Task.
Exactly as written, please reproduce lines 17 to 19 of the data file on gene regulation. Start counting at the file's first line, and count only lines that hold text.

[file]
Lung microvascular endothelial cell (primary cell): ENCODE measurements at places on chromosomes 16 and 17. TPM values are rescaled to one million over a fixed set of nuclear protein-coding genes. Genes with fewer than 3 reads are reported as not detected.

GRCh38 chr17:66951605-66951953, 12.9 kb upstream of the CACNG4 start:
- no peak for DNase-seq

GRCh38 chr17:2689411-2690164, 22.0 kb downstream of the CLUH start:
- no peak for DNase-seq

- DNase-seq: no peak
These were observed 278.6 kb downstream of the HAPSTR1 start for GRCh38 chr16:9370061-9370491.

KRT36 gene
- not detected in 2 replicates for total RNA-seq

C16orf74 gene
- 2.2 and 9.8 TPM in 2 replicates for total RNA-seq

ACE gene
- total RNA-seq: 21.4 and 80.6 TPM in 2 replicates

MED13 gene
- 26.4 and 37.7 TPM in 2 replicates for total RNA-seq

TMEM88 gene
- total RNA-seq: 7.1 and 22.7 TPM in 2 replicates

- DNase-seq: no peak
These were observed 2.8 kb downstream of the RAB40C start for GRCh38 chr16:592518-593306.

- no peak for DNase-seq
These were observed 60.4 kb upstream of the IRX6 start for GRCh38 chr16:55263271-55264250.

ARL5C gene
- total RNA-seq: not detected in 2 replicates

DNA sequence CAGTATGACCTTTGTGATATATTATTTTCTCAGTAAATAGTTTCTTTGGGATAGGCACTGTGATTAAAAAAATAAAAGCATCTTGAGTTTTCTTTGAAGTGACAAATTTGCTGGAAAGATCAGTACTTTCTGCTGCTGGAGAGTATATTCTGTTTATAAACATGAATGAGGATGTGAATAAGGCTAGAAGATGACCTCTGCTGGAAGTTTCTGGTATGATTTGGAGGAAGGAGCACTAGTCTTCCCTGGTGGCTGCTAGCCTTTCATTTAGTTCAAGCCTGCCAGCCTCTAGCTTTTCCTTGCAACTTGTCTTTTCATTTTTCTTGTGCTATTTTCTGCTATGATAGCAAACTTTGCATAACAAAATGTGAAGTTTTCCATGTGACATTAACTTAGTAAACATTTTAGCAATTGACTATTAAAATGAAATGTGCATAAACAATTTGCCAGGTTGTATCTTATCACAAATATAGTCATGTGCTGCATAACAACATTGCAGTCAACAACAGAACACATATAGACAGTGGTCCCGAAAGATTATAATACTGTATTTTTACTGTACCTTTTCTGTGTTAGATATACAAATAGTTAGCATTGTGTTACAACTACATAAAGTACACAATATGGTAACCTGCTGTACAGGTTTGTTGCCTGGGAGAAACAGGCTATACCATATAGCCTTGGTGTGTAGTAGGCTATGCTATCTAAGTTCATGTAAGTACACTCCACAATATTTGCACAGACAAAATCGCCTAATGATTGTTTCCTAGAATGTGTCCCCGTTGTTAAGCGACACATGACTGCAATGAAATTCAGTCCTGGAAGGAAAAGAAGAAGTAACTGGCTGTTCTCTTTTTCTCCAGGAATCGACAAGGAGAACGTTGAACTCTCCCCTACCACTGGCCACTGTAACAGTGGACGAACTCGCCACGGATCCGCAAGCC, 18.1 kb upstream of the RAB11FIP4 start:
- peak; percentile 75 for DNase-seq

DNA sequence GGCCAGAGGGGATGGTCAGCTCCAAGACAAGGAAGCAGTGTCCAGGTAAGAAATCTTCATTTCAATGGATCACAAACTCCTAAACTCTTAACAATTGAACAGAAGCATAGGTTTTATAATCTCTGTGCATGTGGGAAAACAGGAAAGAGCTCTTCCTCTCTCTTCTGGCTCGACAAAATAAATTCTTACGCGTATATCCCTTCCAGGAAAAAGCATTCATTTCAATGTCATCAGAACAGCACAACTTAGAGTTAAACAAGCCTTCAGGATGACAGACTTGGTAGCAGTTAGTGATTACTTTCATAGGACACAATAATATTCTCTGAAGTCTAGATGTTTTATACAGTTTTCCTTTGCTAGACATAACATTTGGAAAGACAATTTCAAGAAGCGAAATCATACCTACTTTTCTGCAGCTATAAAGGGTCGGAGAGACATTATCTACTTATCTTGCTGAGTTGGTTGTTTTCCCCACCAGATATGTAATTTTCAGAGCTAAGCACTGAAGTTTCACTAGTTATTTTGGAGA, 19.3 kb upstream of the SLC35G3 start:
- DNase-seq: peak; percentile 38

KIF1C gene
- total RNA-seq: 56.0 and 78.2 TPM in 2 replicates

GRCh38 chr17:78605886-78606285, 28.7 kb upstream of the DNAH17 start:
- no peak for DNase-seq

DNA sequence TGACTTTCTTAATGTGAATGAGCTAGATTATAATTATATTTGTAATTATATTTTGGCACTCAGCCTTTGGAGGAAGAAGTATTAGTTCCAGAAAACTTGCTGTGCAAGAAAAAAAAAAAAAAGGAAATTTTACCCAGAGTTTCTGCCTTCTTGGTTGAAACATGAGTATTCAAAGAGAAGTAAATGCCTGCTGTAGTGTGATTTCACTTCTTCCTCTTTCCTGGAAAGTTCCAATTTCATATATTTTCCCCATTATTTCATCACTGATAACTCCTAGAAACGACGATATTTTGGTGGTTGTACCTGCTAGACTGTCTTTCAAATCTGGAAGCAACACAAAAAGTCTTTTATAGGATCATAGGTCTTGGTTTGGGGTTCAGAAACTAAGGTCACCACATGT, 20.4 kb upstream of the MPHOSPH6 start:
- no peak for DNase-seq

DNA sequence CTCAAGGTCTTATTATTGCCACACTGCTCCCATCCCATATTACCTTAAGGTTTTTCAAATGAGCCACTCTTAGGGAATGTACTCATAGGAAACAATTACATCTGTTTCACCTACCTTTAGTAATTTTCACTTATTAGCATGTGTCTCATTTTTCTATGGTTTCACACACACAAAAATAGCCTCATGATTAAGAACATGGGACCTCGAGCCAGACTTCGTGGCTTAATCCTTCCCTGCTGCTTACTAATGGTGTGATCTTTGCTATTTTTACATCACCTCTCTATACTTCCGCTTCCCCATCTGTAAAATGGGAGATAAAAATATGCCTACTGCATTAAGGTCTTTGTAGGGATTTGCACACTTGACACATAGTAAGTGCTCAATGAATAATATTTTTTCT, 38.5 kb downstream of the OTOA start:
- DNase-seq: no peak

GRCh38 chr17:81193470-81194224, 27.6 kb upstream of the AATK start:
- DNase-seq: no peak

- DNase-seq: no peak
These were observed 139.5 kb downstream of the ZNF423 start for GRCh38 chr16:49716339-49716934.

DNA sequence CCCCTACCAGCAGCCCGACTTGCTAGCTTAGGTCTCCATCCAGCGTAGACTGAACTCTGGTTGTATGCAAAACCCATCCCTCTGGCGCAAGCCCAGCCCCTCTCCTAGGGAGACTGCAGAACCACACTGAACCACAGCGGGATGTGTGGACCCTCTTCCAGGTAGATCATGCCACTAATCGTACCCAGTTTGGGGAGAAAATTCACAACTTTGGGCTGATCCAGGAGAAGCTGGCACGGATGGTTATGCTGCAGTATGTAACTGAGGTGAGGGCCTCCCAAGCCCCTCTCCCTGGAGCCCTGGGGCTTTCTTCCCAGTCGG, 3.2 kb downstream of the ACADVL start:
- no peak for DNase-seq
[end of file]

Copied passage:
- total RNA-seq: 7.1 and 22.7 TPM in 2 replicates

- DNase-seq: no peak
These were observed 2.8 kb downstream of the RAB40C start for GRCh38 chr16:592518-593306.